Constant flow of information, multiple formats of media, thousands of startups mushrooming in a short span of time—in this dizzy environment, startups need the right communication to help them catch eyeballs and stand apart. With reports stating that 40% of startups are shutting shop and not many others reaching the heights of success, one area that bears scrutiny is the lack of communication. If a company isn’t known for what it does, all its efforts are in vain.
While it is known and accepted that a well-established company investing in a sustained public relations (PR) effort bears fruits in terms of high value and ROI, investing in PR for a startup becomes even more essential. The Indian startup landscape is cluttered and the media is spoilt for choice.
A startup needs to be built right from the ground up and it requires a deeper understanding with the right messaging to highlight the brand ideology and concept. With a strategic plan put into play, PR not only helps to create awareness and visibility for the brand, but also helps attract talent that is a perfect fit and most importantly with rounds of funding.
The question then is what is the right time for a startup to get started on public relations? Well, for that, the startup must answer some more questions.
Related Article: Why Contemporary Startups Need To Invest In PR?
Do I Understand What PR Is?
Most startup founders don’t understand the difference between advertising and public relations. They consider PR to be a low-budget alternative to advertising. They understand PR in terms of AVEs (advertising value equivalent). AVE refers to the cost of buying the space taken up by a particular article had the article been an advertisement. To reap the best benefits of a startup’s PR engagement, it is imperative to understand what PR is and understand that its outcome is starkly different from that of advertising. PR builds sustained relationships and connects to the right circle of influencers. It carves out a solid reputation with the public by integrating the key brand messages and mapping the right opportunities to grasp.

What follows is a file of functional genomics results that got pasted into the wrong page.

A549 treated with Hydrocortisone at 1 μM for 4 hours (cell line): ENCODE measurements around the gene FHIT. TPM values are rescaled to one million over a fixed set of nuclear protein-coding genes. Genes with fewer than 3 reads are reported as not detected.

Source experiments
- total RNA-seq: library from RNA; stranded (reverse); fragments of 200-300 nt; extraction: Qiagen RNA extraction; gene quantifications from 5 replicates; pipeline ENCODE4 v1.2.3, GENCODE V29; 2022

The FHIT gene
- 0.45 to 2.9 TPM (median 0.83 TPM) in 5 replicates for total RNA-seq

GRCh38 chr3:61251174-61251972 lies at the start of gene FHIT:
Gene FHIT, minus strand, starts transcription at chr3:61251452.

Who Am I Speaking To?
It is necessary to understand the stage your business has reached, what the business requirements are and the ideal PR strategy to get the correct message across. To get the right message across, a startup must first figure who its audience is in terms of investors, partners and customers and its objective.
What Is My Story?
Most often than not, startups come to PR agencies when their product is still lying on the white board, and not physically ready. Infact, a communications team can act as a partner in building this product. However, when the product isn’t ready it becomes very difficult to create a buzz around the product.
The media isn’t interested to write about a company that is still in its initial stage. For a journalist to give you a chance to tell your story, the soft launch should have taken place and a basic customer base should be set.
The startup should be in a position to talk about the numbers and statistics along with facts about how the product is performing in the market. The product should be unique and should solve an identified problem. There should be a series of announcements lined up such as, funding, major corporate announcement, launch etc.
Do I Have The Time To Invest In Media?
A startup should always consider PR as a long-term investment. Media engagement requires investment of time to build a sustained image that potential customers, employees and other stakeholders can place their trust in. It is important to create a niche for themselves for the startup. It is also important to showcase the spokesperson as a thought leader in the designated space.
The startup and the PR agency work together as a team to create the right amount of noise in the media. It is a continuous process which requires time from both the entities. It can be termed as a roller-coaster ride that requires speed and a whole lot of enthusiasm to produce the best results together.
[The author of this post is Piyal Banerjee, India Lead for Step Up (division for Startups), Genesis Burson – Marsteller.]